The project

Our knowledge of ecology of migrants in their wintering grounds is extremely poor and severely hampers our ability to explain these declines and conserve this group of species. We lack even basic information about when birds arrive, the habitats they use and how they move around Africa.

The aim is to understand how Palearctic-African migrants use and move around the different vegetation zones found in West Africa, ranging from the semi-desert Sahelian region in Burkina Faso to the lush tropical rainforest in southern Ghana, and whether habitat change may impact them on their wintering grounds.

During the temperate winter of 2009/2010, using point count methodology and mist-netting, we recorded migrants along a degradation gradient at five different stations on a north-south transect. In 2010/2011 we plan to re-visit these sites as well as roving further afield to get a broader picture of migrant habitat use.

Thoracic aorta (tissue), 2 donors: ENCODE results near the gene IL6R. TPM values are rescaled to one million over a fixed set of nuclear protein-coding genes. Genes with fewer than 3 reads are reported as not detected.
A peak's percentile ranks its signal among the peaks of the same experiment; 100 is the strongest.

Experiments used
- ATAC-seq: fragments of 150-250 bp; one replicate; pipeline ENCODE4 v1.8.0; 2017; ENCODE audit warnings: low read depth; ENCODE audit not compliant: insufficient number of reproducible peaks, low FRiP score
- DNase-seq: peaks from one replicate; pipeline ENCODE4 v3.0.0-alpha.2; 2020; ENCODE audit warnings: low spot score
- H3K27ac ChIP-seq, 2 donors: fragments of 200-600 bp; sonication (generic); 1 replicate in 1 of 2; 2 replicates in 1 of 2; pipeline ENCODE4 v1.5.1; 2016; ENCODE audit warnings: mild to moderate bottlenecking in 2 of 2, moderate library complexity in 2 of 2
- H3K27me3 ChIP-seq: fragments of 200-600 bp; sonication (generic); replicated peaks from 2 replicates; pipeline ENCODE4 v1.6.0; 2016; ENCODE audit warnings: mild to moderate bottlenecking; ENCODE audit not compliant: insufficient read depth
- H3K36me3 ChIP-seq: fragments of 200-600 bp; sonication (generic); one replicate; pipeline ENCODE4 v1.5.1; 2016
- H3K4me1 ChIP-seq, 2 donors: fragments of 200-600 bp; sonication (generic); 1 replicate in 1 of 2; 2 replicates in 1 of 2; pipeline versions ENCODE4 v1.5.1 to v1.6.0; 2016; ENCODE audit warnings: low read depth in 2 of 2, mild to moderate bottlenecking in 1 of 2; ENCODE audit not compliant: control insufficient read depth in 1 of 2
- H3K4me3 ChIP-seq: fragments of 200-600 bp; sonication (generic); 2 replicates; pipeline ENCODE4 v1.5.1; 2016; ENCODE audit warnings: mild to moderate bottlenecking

Tuesday 15/11/2011 No luck catching

Chris Orsman writes: Again this morning is foggy, and our start is delayed a little as although it’s post-dawn, things are still a touch dark. We open the same hill-top net, and Chris H stays in attendance as the playback is initiated. Meanwhile, the rest of us head down the hill to the successful spot from March 23rd earlier this year, and right amongst the encounters from yesterday. If it’s going to work, a single net will suffice, provided one or more birds respond to the recording. They should, in theory, head straight for the mp3 player placed beneath the middle of the net.
In almost 3 hours, we see two birds, and up at the top Chris sees one. At one point there was a faint wood warbler voice calling from the high canopy, but our two birds merely continued to happily forage high, and oblivious to the recording. A bit demoralising, but not entirely unexpected.
Considering our failure to catch, and even more so the lack of birds on the lowland site, we resolve to head back to the nightingales. The main concern is that I have not put a radio tag on a bird yet – a skill I need to master before I can do it without Chas and Chris, so our best chance, we feel, is to catch more Luscinias, and come back to the wood warblers in a few days when perhaps they will have arrived at our preferred study areas.

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